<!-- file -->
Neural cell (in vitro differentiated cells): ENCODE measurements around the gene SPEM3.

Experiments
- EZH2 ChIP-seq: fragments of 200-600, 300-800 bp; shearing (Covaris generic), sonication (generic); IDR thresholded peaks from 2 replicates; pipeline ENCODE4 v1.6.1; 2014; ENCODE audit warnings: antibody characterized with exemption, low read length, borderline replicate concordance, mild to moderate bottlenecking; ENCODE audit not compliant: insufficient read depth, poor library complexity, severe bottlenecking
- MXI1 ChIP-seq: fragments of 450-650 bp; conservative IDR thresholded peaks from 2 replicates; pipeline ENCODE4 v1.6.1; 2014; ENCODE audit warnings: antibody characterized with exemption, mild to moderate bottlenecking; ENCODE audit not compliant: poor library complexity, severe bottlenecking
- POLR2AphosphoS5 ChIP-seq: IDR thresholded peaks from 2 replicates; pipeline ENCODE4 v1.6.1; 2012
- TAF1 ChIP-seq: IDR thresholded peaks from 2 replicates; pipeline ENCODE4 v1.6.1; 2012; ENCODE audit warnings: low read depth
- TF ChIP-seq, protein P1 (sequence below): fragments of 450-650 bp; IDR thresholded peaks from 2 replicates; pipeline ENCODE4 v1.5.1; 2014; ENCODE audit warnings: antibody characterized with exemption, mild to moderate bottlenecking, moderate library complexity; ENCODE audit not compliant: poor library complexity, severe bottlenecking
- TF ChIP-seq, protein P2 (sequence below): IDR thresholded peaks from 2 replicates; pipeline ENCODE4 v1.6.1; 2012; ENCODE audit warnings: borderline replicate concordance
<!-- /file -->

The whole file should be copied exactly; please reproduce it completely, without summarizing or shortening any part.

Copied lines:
Neural cell (in vitro differentiated cells): ENCODE measurements around the gene SPEM3.

Experiments
- EZH2 ChIP-seq: fragments of 200-600, 300-800 bp; shearing (Covaris generic), sonication (generic); IDR thresholded peaks from 2 replicates; pipeline ENCODE4 v1.6.1; 2014; ENCODE audit warnings: antibody characterized with exemption, low read length, borderline replicate concordance, mild to moderate bottlenecking; ENCODE audit not compliant: insufficient read depth, poor library complexity, severe bottlenecking
- MXI1 ChIP-seq: fragments of 450-650 bp; conservative IDR thresholded peaks from 2 replicates; pipeline ENCODE4 v1.6.1; 2014; ENCODE audit warnings: antibody characterized with exemption, mild to moderate bottlenecking; ENCODE audit not compliant: poor library complexity, severe bottlenecking
- POLR2AphosphoS5 ChIP-seq: IDR thresholded peaks from 2 replicates; pipeline ENCODE4 v1.6.1; 2012
- TAF1 ChIP-seq: IDR thresholded peaks from 2 replicates; pipeline ENCODE4 v1.6.1; 2012; ENCODE audit warnings: low read depth
- TF ChIP-seq, protein P1 (sequence below): fragments of 450-650 bp; IDR thresholded peaks from 2 replicates; pipeline ENCODE4 v1.5.1; 2014; ENCODE audit warnings: antibody characterized with exemption, mild to moderate bottlenecking, moderate library complexity; ENCODE audit not compliant: poor library complexity, severe bottlenecking
- TF ChIP-seq, protein P2 (sequence below): IDR thresholded peaks from 2 replicates; pipeline ENCODE4 v1.6.1; 2012; ENCODE audit warnings: borderline replicate concordance